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The global warming potential of two healthy Nordic diets compared with the average Danish diet


  • Henrik Saxe


  • Thomas Larsen
  • Lisbeth Mogensen


The potential greenhouse gas (GHG) emissions from the production of food for three different diets are compared using consequential Life Cycle Assessment. Diet 1 is an Average Danish Diet (ADD); diet 2 is based on the Nordic Nutritional Recommendations (NNR), whilst diet 3 is a New Nordic Diet (NND) developed by the OPUS project. The NND contains locally produced Nordic foods where more than 75 % is organically produced. NNR and NND include less meat and more fruit and vegetables than the ADD. All diets were adjusted to contain a similar energy and protein content. The GHG emissions from the provision of NNR and NND were lower than for ADD, 8 % and 7 % respectively. If GHG emissions from transport (locally produced versus imported food) are also taken into account, the difference in GHG emissions between NND and ADD increases to 12 %. If the production method (organic versus conventional) is taken into account so that the ADD contains the actual ratio of organically produced food (6.6 %) and the NND contains 80 %, the GHG emissions for the NND are only 6 % less than for the ADD. When the NND was optimised to be more climate friendly, the global warming potential of the NND was 27 % lower than it was for the ADD. This was achieved by including less beef, and only including organic produce if the GHG emissions are lower than for the conventional version, or by substituting all meat with legumes, dairy products and eggs. Copyright Springer Science+Business Media B.V. 2013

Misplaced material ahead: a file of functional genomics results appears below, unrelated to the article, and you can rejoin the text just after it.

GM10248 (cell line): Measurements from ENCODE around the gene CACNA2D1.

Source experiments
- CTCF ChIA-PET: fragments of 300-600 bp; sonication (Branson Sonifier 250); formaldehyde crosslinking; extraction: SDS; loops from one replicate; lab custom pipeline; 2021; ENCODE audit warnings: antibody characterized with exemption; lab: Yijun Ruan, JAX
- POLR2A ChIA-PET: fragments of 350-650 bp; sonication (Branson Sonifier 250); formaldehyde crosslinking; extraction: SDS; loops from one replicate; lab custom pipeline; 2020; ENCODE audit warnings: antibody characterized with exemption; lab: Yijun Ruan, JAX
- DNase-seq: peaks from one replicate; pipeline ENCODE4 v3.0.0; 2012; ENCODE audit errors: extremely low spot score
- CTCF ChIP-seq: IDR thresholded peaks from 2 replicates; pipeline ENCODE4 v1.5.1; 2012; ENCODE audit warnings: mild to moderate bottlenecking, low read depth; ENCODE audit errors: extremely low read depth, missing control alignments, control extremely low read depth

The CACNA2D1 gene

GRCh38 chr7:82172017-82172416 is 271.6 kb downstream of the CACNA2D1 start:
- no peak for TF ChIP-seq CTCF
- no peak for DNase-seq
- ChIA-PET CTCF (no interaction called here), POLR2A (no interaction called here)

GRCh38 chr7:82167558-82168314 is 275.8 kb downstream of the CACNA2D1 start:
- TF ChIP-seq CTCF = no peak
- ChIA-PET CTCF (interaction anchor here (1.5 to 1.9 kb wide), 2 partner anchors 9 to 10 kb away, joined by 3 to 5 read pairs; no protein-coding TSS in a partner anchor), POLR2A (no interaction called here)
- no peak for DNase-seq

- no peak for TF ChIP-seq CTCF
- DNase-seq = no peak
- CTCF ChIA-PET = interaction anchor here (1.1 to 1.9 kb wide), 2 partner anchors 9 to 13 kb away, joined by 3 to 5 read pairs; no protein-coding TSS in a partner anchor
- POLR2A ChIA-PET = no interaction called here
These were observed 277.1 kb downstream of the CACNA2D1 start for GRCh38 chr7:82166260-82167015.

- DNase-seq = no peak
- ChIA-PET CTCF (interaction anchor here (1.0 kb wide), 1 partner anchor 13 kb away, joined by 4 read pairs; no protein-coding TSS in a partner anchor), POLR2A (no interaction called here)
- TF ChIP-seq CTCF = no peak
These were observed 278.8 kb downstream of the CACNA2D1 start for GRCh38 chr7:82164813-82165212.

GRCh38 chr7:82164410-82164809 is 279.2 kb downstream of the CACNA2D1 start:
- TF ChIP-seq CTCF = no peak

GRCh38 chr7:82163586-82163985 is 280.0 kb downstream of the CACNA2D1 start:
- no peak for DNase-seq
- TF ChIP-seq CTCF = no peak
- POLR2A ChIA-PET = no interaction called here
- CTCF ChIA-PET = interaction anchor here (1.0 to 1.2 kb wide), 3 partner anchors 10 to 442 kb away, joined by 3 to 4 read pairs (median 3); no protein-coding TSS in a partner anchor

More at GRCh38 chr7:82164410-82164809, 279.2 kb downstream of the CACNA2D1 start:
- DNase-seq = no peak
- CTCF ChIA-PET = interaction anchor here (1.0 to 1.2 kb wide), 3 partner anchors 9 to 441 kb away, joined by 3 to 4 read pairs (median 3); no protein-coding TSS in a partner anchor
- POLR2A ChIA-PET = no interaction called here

Suggested Citation

  • Henrik Saxe & Thomas Larsen & Lisbeth Mogensen, 2013. "The global warming potential of two healthy Nordic diets compared with the average Danish diet," Climatic Change, Springer, vol. 116(2), pages 249-262, January.
  • Handle: RePEc:spr:climat:v:116:y:2013:i:2:p:249-262
    DOI: 10.1007/s10584-012-0495-4

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    References listed on IDEAS

    1. Weidema, Bo Pedersen, 2009. "Using the budget constraint to monetarise impact assessment results," Ecological Economics, Elsevier, vol. 68(6), pages 1591-1598, April.
    2. Vieux, F. & Darmon, N. & Touazi, D. & Soler, L.G., 2012. "Greenhouse gas emissions of self-selected individual diets in France: Changing the diet structure or consuming less?," Ecological Economics, Elsevier, vol. 75(C), pages 91-101.
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    1. repec:spr:climat:v:142:y:2017:i:1:d:10.1007_s10584-017-1912-5 is not listed on IDEAS
    2. Peter Scarborough & Paul Appleby & Anja Mizdrak & Adam Briggs & Ruth Travis & Kathryn Bradbury & Timothy Key, 2014. "Dietary greenhouse gas emissions of meat-eaters, fish-eaters, vegetarians and vegans in the UK," Climatic Change, Springer, vol. 125(2), pages 179-192, July.
    3. Rehkamp, Sarah & Canning, Patrick, 2016. "The Effects of American Diets on Food System Energy Use," 2016 Annual Meeting, July 31-August 2, 2016, Boston, Massachusetts 235896, Agricultural and Applied Economics Association.
    4. Rehkamp, Sarah & Azzam, Azzeddine & Gustafson, Christopher R., 2015. "The Cost Savings of Changes to Healthier Diets in the U.S," 2015 AAEA & WAEA Joint Annual Meeting, July 26-28, San Francisco, California 205608, Agricultural and Applied Economics Association;Western Agricultural Economics Association.
    5. Thomas B√łker Lund & David Watson & Sinne Smed & Lotte Holm & Thomas Eisler & Annemette Nielsen, 2017. "The Diet-related GHG Index: construction and validation of a brief questionnaire-based index," Climatic Change, Springer, vol. 140(3), pages 503-517, February.
    6. Abeliotis, Konstadinos & Costarelli, Vassiliki & Anagnostopoulos, Konstadinos, 2016. "The Effect of Different Types of Diet on Greenhouse Gas Emissions in Greece," International Journal on Food System Dynamics, International Center for Management, Communication, and Research, vol. 7(1).

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